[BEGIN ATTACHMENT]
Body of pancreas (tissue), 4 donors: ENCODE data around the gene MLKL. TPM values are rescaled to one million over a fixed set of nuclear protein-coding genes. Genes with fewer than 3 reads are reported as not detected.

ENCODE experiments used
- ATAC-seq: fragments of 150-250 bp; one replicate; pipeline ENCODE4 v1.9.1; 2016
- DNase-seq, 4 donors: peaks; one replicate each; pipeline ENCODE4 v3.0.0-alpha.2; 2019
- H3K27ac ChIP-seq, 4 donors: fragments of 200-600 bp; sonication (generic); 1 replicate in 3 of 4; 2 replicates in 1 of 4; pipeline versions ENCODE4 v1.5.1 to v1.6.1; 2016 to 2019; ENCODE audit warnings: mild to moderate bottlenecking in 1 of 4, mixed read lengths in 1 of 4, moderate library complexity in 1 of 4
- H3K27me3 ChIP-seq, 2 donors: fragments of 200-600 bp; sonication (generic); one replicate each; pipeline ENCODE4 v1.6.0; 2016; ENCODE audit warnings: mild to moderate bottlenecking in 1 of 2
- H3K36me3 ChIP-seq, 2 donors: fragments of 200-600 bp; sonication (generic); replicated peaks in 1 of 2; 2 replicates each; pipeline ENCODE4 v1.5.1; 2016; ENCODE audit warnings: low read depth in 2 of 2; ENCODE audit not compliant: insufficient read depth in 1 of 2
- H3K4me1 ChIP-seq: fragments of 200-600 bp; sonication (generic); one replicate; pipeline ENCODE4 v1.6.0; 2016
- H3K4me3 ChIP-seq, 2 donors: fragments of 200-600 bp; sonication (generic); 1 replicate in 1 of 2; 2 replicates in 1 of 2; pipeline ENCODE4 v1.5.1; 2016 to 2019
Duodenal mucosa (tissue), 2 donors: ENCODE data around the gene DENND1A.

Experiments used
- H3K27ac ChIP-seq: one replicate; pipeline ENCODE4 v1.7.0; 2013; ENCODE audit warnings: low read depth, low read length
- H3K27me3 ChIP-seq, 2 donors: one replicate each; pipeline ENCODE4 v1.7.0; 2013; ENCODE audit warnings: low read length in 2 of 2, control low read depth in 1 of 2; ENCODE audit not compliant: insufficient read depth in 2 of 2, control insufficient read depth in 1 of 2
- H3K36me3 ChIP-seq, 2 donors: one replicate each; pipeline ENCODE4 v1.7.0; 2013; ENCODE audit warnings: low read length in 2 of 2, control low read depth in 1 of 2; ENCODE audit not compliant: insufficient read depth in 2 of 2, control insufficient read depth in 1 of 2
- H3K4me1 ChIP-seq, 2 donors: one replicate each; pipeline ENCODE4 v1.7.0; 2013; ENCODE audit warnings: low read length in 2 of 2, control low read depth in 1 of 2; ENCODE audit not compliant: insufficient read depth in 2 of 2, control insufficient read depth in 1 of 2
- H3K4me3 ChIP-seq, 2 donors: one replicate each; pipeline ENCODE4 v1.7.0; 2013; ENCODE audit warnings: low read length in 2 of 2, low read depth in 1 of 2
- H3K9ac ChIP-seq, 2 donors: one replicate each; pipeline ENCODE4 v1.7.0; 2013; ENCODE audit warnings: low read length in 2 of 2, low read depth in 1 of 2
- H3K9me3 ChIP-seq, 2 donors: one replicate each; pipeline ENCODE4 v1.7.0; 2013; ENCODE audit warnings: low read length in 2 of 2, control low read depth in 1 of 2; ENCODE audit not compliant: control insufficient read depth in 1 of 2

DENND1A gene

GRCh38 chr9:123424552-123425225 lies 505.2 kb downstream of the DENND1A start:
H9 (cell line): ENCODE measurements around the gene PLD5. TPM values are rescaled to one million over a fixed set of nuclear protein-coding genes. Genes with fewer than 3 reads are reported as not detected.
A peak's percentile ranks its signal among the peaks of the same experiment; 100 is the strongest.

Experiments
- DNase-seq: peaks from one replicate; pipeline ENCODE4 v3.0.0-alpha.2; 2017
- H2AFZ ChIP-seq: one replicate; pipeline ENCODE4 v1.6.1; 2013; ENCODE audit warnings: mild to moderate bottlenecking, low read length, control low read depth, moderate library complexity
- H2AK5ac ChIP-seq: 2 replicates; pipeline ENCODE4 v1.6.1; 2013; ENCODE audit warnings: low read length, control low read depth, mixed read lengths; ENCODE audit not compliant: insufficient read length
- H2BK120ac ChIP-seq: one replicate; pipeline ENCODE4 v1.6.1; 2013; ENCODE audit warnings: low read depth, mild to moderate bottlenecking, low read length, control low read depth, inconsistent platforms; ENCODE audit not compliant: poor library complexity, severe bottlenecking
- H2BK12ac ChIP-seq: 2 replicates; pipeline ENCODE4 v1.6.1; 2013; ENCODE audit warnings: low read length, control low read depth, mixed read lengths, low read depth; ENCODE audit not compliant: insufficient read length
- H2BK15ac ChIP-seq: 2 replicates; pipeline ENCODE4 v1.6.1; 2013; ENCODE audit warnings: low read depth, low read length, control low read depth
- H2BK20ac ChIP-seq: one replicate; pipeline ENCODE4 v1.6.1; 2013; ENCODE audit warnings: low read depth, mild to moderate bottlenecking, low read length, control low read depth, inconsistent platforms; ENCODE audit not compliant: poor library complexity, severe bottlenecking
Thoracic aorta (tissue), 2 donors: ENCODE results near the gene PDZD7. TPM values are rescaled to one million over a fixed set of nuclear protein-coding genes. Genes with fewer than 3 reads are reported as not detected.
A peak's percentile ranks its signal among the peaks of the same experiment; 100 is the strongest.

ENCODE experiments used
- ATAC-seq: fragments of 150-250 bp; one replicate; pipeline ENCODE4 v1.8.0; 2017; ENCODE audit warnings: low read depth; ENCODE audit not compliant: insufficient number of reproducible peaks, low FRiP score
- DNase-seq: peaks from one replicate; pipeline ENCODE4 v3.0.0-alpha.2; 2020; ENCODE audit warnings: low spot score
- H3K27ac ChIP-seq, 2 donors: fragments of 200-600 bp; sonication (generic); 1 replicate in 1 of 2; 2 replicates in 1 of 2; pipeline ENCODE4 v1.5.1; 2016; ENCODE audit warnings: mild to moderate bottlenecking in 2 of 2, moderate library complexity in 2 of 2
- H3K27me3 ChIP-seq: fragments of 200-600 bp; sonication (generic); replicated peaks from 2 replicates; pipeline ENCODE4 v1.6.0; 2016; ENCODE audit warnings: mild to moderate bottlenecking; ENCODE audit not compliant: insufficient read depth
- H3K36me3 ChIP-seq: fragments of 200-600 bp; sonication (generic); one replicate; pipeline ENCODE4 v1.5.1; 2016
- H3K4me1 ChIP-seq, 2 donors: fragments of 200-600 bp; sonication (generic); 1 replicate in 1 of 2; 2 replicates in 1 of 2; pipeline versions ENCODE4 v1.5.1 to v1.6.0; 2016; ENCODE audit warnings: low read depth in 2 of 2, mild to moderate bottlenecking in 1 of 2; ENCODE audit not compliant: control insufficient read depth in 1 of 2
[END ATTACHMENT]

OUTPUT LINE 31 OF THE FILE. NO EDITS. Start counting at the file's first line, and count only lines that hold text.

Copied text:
Thoracic aorta (tissue), 2 donors: ENCODE results near the gene PDZD7. TPM values are rescaled to one million over a fixed set of nuclear protein-coding genes. Genes with fewer than 3 reads are reported as not detected.